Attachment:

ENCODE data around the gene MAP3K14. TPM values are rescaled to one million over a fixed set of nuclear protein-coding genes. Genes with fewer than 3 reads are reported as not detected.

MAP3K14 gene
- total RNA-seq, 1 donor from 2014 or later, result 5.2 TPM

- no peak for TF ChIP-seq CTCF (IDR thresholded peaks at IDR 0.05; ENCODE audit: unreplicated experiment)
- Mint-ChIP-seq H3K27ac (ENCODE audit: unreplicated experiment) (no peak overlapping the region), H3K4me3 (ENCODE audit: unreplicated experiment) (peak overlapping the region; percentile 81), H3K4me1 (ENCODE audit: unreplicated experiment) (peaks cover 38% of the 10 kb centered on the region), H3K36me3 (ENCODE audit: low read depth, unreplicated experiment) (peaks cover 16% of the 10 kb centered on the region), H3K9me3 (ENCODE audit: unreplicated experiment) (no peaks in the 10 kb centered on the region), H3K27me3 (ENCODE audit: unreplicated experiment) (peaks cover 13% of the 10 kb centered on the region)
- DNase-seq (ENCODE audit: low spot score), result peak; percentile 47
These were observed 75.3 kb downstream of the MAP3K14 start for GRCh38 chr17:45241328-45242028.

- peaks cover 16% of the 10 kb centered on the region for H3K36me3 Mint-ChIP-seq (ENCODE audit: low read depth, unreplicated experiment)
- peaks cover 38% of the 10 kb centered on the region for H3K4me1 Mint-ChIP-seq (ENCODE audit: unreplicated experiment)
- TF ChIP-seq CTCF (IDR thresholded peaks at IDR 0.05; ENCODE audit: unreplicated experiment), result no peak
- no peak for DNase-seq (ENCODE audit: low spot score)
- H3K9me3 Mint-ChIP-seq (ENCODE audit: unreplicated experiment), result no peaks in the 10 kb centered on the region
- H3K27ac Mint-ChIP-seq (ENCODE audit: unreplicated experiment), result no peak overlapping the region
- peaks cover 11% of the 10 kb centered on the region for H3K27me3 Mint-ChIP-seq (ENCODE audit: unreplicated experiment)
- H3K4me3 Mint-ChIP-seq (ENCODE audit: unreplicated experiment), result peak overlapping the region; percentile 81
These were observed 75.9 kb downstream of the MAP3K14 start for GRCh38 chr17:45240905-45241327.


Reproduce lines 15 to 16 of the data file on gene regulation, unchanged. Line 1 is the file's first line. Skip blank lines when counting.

- H3K4me3 Mint-ChIP-seq (ENCODE audit: unreplicated experiment), result peak overlapping the region; percentile 81
These were observed 75.9 kb downstream of the MAP3K14 start for GRCh38 chr17:45240905-45241327.